(A Parent's Guide)

    1. Be highly spastic about your 6-yr-old's education, despite the fact that he is one of my most polite, consistently well-behaved, considerate, helpful (although occasionally to the point that it's annoying, much like YOU) and smartest students.

    2. Be jobless. Have nothing better to do than to hang out at my elementary school all fucking day long.

    3. Make sure you run into me as often as possible during the school day. If you see us go to the library, follow us. If your child has forgotten an article of clothing or a bottle of water, bring it after the school day has started (an additional visit because you already walk him in to the classroom, not just to it). And if for any reason you have to go home or leave campus, call me during our learning time to interrupt me with something extraordinarily inane, like asking me if your child is still coughing off and on.

    4. Get suddenly chummy with my student mentor from the local university. Keep her from helping with my class because she's stuck in an endless conversation with you.

    5. When you ask me a question, do not allow me to answer before you begin your rebuttal. Do not even allow me to respond with more than a full sentence before interrupting me. If I say anything about doing things for the benefit of the entire class, either dismiss the other students by saying you are only concerned about your child, or bad-mouth other students in their (and their peers') presence.

    6. After bitching at me, proceed to the vice principal and complain to him. When he asks if you have directly addressed your child's teacher, tell him you have, and you did not like what you heard. Then call my classroom to bitch at me some more, even though we've already discussed how you can't bother me during the day in person nor via telephone.

    7. When I ask you to meet with me at a more appropriate time (such as when students are not supposed to be learning), tell me it will just take a few minutes and that it's very important. When I insist that I cannot talk during school hours apart from planning time, bitch away as if I haven't said a word. And if I begin to explain or defend myself, bitch a bit more, then walk away.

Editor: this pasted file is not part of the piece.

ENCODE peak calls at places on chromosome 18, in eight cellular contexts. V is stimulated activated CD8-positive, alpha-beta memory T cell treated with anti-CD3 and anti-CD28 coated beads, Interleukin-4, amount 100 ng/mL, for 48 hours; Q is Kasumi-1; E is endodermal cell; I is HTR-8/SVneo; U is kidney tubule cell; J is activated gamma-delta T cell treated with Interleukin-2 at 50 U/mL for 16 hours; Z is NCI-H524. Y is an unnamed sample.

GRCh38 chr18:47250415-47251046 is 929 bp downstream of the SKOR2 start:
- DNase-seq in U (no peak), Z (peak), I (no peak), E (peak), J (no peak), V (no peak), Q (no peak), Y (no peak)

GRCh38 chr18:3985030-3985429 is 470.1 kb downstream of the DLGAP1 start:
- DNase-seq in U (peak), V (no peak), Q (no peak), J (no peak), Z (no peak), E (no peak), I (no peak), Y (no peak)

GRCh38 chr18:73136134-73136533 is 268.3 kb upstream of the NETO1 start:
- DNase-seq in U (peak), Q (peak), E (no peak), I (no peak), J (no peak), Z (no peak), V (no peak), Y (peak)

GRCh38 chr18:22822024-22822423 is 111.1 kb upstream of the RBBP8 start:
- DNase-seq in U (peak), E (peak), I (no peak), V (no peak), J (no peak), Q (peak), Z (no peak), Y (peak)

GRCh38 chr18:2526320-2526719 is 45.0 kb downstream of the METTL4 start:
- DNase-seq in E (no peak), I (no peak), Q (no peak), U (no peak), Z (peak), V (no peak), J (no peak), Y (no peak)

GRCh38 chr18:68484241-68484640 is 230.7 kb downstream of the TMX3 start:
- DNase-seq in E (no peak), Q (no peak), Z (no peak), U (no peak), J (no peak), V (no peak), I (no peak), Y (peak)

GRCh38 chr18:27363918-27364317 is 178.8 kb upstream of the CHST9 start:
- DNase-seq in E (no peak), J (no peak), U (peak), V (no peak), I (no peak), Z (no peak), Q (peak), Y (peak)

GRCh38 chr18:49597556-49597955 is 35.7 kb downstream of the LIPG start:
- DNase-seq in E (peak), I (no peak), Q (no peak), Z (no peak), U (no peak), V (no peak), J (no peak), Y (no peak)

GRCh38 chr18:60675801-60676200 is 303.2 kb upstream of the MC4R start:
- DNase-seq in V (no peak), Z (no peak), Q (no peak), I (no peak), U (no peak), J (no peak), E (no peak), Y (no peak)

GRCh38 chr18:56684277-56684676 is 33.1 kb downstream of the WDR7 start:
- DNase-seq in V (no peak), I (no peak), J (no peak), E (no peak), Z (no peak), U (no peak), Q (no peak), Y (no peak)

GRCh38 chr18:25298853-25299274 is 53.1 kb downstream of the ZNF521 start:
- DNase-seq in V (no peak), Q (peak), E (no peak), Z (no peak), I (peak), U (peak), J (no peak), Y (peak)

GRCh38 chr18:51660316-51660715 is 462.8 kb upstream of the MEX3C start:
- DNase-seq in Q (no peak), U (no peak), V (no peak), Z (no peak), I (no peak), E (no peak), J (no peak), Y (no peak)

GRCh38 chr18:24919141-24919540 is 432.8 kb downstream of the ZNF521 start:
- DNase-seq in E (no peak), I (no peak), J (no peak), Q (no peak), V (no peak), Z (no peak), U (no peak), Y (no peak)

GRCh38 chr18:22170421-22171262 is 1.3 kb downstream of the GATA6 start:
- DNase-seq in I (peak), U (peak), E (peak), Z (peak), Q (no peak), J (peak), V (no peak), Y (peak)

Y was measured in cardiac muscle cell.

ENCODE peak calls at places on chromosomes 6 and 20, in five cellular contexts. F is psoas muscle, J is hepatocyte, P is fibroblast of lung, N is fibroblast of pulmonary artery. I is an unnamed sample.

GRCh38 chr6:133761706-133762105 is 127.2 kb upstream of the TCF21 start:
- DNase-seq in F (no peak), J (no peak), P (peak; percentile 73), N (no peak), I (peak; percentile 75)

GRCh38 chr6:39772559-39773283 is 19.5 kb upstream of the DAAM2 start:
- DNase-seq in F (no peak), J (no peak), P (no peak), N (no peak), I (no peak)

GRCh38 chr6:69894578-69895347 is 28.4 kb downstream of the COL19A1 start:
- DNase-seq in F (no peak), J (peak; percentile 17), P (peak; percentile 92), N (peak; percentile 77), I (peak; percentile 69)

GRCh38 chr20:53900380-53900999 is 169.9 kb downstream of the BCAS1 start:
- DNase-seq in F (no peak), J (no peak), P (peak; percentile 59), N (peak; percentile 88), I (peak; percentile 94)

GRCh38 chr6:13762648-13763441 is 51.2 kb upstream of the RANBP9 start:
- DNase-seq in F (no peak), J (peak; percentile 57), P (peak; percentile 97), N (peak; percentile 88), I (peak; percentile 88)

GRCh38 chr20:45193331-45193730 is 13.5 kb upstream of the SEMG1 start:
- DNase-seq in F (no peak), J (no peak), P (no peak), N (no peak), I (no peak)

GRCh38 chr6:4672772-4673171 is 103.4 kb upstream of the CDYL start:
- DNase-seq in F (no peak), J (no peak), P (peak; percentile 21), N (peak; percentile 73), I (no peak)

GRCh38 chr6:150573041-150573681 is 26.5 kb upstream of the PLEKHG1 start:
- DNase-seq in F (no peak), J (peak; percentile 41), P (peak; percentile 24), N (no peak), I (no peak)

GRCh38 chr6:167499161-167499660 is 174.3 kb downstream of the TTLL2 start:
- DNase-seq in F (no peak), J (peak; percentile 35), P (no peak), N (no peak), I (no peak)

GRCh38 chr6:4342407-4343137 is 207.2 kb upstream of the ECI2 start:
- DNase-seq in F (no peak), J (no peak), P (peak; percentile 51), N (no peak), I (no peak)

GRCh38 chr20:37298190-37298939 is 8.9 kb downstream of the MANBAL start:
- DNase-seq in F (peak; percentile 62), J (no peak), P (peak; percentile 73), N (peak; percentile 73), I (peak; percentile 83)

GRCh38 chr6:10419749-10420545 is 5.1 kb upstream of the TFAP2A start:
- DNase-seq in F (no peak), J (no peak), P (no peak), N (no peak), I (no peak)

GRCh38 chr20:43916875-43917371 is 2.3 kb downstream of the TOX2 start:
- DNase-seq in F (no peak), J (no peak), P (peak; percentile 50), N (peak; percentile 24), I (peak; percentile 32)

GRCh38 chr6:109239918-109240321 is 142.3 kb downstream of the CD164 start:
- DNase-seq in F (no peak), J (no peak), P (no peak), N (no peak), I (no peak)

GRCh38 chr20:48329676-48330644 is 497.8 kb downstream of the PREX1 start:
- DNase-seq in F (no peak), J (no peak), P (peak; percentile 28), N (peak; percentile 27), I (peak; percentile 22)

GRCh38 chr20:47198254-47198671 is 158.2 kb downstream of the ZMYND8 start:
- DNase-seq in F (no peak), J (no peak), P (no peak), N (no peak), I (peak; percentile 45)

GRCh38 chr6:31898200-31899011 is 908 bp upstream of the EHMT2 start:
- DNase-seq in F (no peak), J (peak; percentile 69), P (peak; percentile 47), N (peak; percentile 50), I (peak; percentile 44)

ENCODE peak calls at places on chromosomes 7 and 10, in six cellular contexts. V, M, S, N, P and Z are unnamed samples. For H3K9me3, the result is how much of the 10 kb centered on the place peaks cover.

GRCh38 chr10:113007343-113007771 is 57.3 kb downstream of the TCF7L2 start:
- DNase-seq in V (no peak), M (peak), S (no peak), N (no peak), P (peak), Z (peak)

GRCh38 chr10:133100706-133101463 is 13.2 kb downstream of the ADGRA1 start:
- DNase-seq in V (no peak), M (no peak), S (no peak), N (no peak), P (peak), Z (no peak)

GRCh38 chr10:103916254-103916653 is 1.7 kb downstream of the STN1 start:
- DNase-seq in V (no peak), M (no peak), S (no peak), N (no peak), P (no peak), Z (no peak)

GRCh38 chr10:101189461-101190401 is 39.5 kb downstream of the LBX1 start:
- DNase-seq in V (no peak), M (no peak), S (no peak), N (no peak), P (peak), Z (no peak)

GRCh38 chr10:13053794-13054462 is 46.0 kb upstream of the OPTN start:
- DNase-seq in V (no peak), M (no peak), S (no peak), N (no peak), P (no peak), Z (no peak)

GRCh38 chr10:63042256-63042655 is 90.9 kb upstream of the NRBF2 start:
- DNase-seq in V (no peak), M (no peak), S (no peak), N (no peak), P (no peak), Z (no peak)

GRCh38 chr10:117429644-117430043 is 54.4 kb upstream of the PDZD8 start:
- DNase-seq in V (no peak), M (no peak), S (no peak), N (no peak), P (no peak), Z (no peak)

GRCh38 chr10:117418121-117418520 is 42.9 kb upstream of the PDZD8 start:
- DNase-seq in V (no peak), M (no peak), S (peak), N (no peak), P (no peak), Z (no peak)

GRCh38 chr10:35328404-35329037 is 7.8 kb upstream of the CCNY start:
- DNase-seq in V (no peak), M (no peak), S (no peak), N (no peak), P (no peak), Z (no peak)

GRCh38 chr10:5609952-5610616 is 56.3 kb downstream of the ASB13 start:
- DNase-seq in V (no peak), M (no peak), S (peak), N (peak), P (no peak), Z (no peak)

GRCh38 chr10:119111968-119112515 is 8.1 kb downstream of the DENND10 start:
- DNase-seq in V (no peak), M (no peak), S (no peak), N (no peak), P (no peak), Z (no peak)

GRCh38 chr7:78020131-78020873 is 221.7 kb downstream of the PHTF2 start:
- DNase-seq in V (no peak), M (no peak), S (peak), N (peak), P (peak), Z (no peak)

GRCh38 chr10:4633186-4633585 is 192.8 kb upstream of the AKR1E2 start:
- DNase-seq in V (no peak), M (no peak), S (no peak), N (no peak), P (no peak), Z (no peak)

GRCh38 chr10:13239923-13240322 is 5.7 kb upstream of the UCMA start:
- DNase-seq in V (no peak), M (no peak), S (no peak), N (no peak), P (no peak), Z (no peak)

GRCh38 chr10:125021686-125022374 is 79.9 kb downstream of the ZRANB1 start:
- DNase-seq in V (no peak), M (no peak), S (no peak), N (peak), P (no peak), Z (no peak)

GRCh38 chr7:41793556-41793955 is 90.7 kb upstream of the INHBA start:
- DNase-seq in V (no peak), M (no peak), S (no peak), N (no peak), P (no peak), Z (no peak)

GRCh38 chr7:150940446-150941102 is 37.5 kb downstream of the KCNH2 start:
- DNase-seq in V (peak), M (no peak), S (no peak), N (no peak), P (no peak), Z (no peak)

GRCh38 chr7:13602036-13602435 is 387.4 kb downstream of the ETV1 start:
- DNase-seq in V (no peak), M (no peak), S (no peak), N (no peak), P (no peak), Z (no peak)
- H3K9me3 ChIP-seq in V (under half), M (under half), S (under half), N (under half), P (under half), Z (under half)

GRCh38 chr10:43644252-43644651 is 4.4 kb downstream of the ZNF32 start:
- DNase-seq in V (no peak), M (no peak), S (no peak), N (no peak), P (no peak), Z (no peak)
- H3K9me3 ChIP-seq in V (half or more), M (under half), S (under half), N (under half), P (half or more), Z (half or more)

8. Do all of the above on a daily basis.

    9. Be sick for a week just to give me a taste of what it's like to not deal with this bullshit on a daily basis, then come back in full force. Better yet, come back raring to go and declare "I'm gone for two days and all this* happens?", because you are in fact the center of the universe.

    *"this" refers to the theft issues, which have become small potatoes compared to the high-maintenance mom bullshit.

    domingo, febrero 06, 2005


    You Might Be In Education If...

  • You can converse in middle school ease.

  • Your last nerve is a distant memory...

  • Every day is a bad hair day.

  • You find humor in public parental discipline.

  • You worry about getting sued for self-esteem violations.

  • You believe the staff room should be equipped with Valium salt licks.

  • You stand on your front porch instructing the neighbor children to "Walk!"

  • Junior Highers make you feel old but you could not be paid to be that age again...

  • You want to slap the next person who says, "Must be nice to only work 8 - 3 and have your summers free."

  • You refer to adults as "boys and girls".

  • You encourage your husband by telling him he is a "good helper".

  • You believe chocolate is a major food group.

  • You can tell it's a full moon without ever looking outside.

  • You believe "extremely annoying" should have its own box on the report card.

  • You believe that unspeakable evils will befall you if anyone says, "Boy, the kids are sure mellow today."

  • When you are out in public you snap your fingers at children who are misbehaving.

  • You give your husband "the look" when he "misbehaves."

  • You have no life from August through June.

  • Putting all A's on the report card would be so much easier.

  • You think people should be required to get a government permit before being allowed to reproduce, earned by having worked in a middle school for 5 years.

  • You've encouraged a parent to check into home schooling.

  • You can't have children of your own because there isn't a name you can hear that wouldn't elevate your blood pressure.